This study empirically examines the professional role professional journalists
in Uganda in the context of the country’s democratization process. The finding
of the study show that Uganda professional journalists basically see
themselves as working for the public interest mainly through serving the people
and challenging the powerful. On the basis of these findings the article ends
with reflections on the need to rethink the prevailing approach in strategies to
empower journalists in Uganda process in Kampala District.
For a media profession so central to society’s sense of self, it is of crucial
importance to understand the influences of changing labour conditions,
professional cultures, and the appropriation of technologies on the nature of
work in journalism. In this paper, the various strands of international research
on the changing nature of journalism as a profession are synthesized, using
media logic as developed by Altheide and Snow (1979 and 1991) and updated
by Dahlgren (1996) as a conceptual framework. A theoretical key to
understanding and explaining journalism as a profession is furthermore to
focus on the complexities of concurrent disruptive developments affecting its
performance from the distinct perspective of its practitioners — for without
them, there is no news.
Media Logic Media work in general and journalism in particular takes place
both within and outside of institutions (including salaried employees and an
army of stringers and freelancers), by both professionals and amateurs
(including so-called ‘citizen media’), both within and across particular media
(especially considering converged newsrooms). In order to adequately describe
and analyze the various ways in which practitioners in journalism are affected
by and give meaning to such a complex environment of cultural production,
one needs a holistic, integrated perspective on the nature of media work. In
this context I use the concept of ‘media logic’, more specifically as taken up and
developed by Dahlgren, where he refers to media logic as ‘the particular
institutionally structured features of a medium, the ensemble of technical and
organizational attributes which impact on what gets represented in the
medium and how it gets done. In other words, media logic points to specific
forms and processes that organize the work done within a particular medium.
Yet, media logic also indicates the cultural competence and frames of
perception of audiences/users, which in turn reinforces how production within
the medium takes place’ (1996, 63). Media logic can be medium-specific
because it primarily relates to production patterns within a given technological
and organizational context.
Media logic is a useful perspectival tool to overcome what may be the most
crucial problem in my discussion of what it is like to work in the (news) media:
the notion, that what a journalist does is guided by distinctly different ideas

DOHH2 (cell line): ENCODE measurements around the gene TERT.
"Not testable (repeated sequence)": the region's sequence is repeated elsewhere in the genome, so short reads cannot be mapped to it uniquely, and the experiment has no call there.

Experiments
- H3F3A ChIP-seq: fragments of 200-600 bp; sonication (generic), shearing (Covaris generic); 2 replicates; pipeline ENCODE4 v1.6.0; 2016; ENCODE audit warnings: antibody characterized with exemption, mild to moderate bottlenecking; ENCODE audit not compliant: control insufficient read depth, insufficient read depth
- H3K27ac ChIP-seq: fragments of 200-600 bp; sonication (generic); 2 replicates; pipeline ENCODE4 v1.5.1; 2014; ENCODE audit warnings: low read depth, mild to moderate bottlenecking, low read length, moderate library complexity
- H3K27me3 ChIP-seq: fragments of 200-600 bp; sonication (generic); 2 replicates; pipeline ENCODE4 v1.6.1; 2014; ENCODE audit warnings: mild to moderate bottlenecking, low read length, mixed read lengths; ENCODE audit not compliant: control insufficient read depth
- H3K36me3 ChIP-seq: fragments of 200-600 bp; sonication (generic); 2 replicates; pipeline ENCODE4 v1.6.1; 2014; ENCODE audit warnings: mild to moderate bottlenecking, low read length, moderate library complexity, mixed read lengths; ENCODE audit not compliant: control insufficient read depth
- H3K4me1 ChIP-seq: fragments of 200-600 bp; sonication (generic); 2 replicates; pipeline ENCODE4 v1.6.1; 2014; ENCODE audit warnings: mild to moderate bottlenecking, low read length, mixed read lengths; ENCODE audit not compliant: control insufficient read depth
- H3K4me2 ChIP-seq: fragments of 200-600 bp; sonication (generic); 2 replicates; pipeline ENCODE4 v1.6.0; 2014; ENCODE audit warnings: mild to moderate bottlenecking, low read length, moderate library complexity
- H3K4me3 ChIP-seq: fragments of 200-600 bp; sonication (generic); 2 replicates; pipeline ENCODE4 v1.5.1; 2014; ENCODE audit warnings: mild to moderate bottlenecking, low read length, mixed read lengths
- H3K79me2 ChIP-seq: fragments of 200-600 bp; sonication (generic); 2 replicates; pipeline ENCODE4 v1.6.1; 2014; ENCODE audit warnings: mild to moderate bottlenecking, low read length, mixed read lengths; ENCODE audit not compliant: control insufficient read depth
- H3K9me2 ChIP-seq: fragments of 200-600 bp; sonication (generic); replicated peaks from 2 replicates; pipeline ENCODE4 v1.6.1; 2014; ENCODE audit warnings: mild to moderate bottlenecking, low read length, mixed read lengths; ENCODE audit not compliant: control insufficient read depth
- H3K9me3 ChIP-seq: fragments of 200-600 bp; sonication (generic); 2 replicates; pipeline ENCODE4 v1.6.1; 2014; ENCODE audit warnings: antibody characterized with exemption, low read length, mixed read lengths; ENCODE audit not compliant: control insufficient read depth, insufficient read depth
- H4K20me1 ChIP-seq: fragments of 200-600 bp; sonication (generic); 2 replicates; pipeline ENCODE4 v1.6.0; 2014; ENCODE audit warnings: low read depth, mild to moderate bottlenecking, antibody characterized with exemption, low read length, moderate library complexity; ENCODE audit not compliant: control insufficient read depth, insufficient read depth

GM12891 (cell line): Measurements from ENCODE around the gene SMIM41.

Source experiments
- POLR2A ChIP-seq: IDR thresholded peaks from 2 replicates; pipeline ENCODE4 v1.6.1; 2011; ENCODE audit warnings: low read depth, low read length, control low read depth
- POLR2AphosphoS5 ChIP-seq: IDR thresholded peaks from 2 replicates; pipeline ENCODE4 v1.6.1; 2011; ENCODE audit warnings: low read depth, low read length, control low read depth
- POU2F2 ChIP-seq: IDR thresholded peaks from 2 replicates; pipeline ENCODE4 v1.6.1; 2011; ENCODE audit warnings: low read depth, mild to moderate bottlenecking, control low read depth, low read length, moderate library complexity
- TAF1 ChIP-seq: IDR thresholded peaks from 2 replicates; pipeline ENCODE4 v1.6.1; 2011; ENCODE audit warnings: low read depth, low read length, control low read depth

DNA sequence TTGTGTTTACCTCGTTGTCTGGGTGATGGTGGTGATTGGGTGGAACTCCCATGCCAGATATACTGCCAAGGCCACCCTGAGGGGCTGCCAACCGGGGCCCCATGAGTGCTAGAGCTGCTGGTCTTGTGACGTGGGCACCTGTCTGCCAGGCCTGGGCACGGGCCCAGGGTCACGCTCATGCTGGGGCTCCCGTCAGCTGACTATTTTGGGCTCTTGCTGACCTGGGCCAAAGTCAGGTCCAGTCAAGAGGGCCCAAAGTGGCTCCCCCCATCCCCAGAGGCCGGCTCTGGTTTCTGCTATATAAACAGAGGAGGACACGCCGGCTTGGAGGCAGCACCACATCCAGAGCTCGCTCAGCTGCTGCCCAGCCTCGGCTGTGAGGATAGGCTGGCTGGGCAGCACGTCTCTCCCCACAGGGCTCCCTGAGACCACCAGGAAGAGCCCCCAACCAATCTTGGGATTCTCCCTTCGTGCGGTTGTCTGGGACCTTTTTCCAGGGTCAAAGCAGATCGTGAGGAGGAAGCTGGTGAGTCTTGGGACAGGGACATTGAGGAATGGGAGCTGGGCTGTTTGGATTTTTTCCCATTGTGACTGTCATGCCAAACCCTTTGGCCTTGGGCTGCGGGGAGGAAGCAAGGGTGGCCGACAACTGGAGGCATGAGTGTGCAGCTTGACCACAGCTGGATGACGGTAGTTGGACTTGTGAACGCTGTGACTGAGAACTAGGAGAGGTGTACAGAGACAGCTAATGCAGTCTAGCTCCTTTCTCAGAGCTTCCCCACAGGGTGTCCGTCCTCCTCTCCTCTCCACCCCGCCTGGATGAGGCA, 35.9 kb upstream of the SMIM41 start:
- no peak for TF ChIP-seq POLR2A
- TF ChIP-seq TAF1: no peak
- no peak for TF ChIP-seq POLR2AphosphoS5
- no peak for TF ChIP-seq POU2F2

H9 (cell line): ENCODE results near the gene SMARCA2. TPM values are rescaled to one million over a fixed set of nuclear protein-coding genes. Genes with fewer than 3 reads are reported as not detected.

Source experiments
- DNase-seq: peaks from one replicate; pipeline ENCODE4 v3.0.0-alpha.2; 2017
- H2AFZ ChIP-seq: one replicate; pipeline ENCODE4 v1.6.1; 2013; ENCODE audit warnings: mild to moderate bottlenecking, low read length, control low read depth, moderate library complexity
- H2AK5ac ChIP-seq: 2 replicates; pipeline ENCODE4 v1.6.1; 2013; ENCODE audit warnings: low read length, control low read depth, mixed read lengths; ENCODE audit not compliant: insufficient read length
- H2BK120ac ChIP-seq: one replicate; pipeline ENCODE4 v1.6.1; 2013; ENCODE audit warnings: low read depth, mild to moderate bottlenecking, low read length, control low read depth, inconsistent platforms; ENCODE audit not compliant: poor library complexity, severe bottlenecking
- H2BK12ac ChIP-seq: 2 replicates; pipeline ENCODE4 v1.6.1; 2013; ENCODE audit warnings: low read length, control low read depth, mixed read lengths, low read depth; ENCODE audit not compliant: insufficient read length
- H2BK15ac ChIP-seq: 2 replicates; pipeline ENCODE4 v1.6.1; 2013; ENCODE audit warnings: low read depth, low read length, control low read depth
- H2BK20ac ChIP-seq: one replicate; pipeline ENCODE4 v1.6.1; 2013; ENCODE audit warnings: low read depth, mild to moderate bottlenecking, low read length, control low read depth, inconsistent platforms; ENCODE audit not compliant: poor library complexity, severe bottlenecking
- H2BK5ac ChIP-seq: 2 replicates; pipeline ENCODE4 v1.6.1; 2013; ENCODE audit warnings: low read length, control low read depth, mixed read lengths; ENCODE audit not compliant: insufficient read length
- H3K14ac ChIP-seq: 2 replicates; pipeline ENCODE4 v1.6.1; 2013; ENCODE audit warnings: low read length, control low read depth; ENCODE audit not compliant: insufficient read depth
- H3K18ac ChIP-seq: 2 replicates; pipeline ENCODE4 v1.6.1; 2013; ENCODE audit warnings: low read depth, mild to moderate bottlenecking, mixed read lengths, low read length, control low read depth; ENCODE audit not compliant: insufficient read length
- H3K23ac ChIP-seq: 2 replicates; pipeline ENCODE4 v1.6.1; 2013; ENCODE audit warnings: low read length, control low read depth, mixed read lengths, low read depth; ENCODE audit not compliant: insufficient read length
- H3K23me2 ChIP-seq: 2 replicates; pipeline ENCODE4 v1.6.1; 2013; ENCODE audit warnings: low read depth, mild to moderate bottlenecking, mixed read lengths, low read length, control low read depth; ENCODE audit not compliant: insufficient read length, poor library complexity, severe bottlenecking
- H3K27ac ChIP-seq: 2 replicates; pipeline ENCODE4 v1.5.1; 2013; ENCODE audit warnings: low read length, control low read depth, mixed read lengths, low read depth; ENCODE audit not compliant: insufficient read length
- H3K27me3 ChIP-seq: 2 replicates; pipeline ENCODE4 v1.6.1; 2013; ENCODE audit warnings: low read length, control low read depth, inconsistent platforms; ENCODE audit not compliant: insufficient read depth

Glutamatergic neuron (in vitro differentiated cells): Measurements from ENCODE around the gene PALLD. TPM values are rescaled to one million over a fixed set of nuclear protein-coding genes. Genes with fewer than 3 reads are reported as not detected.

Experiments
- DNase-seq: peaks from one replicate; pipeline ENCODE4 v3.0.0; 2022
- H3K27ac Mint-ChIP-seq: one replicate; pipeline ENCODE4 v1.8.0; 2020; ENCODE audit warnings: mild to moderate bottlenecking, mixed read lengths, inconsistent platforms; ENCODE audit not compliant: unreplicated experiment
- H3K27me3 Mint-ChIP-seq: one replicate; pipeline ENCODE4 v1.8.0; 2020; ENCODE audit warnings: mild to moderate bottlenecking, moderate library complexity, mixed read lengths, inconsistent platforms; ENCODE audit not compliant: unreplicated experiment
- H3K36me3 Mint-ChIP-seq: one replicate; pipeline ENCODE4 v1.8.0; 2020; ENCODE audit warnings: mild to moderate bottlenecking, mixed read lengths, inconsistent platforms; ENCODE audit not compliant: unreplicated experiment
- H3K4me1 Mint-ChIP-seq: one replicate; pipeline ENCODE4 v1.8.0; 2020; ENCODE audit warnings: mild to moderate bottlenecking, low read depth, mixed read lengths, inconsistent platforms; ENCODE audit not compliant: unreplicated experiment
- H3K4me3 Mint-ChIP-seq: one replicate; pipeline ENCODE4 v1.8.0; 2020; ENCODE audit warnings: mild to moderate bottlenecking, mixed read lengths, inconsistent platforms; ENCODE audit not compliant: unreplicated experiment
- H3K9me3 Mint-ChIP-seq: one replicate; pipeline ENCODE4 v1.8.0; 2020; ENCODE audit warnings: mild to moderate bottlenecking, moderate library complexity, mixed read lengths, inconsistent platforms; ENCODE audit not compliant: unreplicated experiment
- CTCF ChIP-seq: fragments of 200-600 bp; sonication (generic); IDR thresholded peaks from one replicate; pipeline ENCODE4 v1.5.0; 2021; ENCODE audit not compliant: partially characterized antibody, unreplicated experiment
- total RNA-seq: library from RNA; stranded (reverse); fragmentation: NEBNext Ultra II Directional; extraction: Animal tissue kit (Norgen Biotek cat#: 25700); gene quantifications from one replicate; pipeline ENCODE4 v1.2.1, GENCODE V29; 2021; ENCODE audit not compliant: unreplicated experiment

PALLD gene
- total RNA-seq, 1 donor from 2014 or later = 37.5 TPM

and factors of influence than what informs the work of a game developer,
television producer, or advertising creative and vice versa. One thing all these
fields have in common is the fact that journalism, advertising, broadcasting,
film, and game development are all examples of the production of culture. The
stories told in the news, in the movies and in games or advertisements all build
upon and contribute to the collective memories, traditions and belief systems of
a community or society.
Applying media logic as a mapping tool for contemporary mainstream newswork means I examine the  institutional,  technological,  organizational and  cultural features of what it is like to work in journalism. Ultimately, this approach may be a useful way to consider journalism as part of (and tied into) a broader media ecosystem, as operating in a wider context of social, economical and technological forces, and as a profession that has its own unique ways of dealing with such influences.
ESTHER, N (2021). The Problems Of Utilizing Professional Journalism In Uganda. Afribary. Retrieved from https://afribary.com/works/the-problems-of-utilizing-professional-journalism-in-uganda
ESTHER, NAMALE "The Problems Of Utilizing Professional Journalism In Uganda" Afribary. Afribary, 12 Jun. 2021, https://afribary.com/works/the-problems-of-utilizing-professional-journalism-in-uganda. Accessed 28 Oct. 2021.
ESTHER, NAMALE . "The Problems Of Utilizing Professional Journalism In Uganda". Afribary, Afribary, 12 Jun. 2021. Web. 28 Oct. 2021. < https://afribary.com/works/the-problems-of-utilizing-professional-journalism-in-uganda >.
ESTHER, NAMALE . "The Problems Of Utilizing Professional Journalism In Uganda" Afribary (2021). Accessed October 28, 2021. https://afribary.com/works/the-problems-of-utilizing-professional-journalism-in-uganda